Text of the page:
(releads, adds quotes, details, background)
BERLIN, June 21 (Reuters) - The German parliament's budget committee on Wednesday postponed a decision on a 1-billion-euro ($1.11 billion) funding package for the military, including a deal to lease Israeli-made armed drones, sources told Reuters.
The committee, however, approved equipment packages for the army totalling 11 billion euros and that will include the purchase of five corvette warships for some two billion euros.
The Defence Ministry had warned against delays, saying the acquisition requests were urgently needed to modernise an army weakened by years of spending cuts.
A defence ministry spokesman told a regular government news conference before the approval: "It would be regrettable if a decision is not made during this legislative period as considerable projects to modernise the equipment of soldiers depend on this and they would be delayed."
Christine Lambrecht, a lawmaker from the centre-left Social Democratic Party (SPD), had earlier said that the budget committee would delay a decision on the whole funding package as her party needed more time for consultations.
Lambrecht's comments were later contradicted by her colleagues from the conservative Christian Democrats (CDU) who said a decision would be made on most of the military procurement deals.
"Of the 30 defence funding requests only seven will be postponed until next week's session," said CDU lawmaker Eckhardt Rehberg. "Ms. Lambrecht is clearly badly informed."
The SPD are junior coalition partners of Chancellor Angela Merkel's CDU and their Bavaria-based sister party, the Christian Social Union (CSU).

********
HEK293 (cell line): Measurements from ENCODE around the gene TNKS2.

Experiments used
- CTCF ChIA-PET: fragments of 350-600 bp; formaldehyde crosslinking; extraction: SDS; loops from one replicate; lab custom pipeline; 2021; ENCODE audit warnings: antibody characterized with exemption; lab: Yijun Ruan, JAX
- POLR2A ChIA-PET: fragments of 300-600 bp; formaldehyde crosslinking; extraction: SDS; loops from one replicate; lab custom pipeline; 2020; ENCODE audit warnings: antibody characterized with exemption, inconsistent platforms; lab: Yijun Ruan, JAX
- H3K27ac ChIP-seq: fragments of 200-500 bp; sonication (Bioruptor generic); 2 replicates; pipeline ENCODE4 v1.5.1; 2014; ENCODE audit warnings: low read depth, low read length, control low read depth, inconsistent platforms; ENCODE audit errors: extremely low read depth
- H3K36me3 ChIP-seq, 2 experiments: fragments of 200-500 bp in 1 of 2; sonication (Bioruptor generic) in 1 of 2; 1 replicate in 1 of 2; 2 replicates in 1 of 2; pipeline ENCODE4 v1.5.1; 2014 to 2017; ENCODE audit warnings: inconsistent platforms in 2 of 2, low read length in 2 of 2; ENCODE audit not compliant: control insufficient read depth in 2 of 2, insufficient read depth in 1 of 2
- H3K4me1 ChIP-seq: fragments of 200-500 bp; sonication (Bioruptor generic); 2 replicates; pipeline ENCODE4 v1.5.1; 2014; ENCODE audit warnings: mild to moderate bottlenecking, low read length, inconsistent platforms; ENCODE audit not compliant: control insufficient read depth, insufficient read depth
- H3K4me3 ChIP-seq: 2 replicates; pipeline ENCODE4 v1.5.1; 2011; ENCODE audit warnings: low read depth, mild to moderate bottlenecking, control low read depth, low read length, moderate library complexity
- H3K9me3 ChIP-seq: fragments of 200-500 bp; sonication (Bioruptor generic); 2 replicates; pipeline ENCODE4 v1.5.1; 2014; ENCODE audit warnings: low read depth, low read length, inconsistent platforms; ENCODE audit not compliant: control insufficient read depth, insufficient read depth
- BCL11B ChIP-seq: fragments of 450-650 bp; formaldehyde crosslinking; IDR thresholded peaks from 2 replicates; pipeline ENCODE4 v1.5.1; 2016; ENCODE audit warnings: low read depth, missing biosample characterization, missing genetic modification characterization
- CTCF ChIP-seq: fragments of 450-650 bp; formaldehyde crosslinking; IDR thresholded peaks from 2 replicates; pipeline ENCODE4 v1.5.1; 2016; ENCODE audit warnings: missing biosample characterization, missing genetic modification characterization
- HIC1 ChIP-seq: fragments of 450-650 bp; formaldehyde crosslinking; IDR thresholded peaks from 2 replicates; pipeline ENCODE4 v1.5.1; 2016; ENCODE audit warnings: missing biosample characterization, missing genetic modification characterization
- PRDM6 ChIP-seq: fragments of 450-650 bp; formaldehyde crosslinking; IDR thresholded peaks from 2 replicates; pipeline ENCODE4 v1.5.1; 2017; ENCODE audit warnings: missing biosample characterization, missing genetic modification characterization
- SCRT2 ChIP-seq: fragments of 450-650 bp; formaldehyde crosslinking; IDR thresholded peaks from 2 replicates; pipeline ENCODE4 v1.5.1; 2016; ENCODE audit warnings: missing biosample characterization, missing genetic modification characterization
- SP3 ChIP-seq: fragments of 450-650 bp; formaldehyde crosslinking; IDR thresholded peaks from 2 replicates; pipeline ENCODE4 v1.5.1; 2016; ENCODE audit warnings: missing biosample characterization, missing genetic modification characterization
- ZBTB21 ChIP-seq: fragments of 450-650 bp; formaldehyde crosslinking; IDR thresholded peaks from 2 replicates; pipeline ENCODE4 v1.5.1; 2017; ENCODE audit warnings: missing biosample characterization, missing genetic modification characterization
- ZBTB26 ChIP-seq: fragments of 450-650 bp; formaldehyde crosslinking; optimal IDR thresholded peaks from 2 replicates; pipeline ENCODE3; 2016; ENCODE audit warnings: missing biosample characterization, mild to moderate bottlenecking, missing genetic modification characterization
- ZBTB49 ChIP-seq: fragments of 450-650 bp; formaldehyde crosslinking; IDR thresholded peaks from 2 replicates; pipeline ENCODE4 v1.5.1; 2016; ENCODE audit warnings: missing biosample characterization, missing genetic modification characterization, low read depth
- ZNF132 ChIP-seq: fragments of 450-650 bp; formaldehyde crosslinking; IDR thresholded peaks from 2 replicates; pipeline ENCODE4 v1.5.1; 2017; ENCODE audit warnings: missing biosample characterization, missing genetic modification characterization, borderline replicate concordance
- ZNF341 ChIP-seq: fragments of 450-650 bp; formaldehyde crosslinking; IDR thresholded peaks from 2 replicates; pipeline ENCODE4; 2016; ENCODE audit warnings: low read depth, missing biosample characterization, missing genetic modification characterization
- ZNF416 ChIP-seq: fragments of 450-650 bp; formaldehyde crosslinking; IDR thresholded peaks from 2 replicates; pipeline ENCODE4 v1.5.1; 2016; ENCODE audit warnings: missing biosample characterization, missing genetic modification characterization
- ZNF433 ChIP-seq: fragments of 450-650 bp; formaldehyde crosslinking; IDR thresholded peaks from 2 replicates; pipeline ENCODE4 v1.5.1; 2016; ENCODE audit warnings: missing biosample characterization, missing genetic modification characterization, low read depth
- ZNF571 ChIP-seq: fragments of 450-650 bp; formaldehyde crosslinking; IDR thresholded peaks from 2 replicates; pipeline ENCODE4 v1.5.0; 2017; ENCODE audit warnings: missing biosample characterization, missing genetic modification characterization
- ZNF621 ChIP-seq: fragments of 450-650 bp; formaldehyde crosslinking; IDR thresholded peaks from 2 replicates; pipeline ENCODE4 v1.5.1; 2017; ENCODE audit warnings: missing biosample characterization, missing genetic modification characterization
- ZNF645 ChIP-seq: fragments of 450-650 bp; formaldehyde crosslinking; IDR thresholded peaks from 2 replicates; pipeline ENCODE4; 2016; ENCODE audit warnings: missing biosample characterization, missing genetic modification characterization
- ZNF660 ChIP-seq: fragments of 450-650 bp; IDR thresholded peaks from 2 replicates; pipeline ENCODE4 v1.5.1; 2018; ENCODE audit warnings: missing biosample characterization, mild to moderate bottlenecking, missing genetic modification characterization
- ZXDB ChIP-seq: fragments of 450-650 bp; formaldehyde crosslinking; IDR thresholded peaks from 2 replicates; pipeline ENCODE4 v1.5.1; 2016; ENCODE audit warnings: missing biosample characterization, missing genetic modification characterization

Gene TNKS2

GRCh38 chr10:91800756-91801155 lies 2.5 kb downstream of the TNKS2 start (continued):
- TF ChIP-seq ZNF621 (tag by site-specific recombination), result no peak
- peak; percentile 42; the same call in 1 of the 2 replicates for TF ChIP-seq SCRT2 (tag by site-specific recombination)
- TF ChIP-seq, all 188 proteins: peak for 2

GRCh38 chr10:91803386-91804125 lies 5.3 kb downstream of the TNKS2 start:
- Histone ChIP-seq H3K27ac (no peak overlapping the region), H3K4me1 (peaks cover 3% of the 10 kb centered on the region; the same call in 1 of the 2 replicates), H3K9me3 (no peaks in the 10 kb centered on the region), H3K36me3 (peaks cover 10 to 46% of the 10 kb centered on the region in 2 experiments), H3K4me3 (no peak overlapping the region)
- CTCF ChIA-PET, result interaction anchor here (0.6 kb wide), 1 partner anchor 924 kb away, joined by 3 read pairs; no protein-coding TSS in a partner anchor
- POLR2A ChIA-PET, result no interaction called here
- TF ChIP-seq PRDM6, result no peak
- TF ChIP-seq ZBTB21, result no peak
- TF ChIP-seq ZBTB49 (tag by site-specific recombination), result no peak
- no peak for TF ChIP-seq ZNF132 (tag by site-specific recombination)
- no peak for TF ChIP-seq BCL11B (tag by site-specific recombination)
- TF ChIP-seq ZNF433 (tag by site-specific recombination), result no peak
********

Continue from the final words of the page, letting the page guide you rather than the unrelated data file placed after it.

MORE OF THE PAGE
The Defence Ministry is eager to get the requests approved before a general election on Sept. 24 as more delays could further hobble a military trying to rebuild after years of post-Cold War cuts and prepare for added responsibilities.
The army is also facing a probe into right-wing radicalism in its ranks.
Some SPD lawmakers have reservations about leasing Heron TP drones from Israel Aerospace Industries (IAI) which can be armed and used to protect soldiers serving in Afghanistan and Mali.
The higher court in Duesseldorf in May dismissed a legal challenge by U.S. weapons maker General Atomics to Germany's plans to lease the drones from rival IAI. But the court this month said it had put the deal on hold again as it considers a complaint by General Atomics against its decision.
Some SPD lawmakers want the budget committee to delay a decision on the deal until a final court decision.
Germany already has three earlier versions of the Heron reconnaissance drone which are deployed in Afghanistan. They are maintained by Airbus and cannot be armed.
Germany is supposed to be taking on added responsibilities within NATO and the European Union.
($1 = 0.8977 euros) (Reporting by Sabine Siebold; Writing by Joseph Nasr, editing by Pritha Sarkar)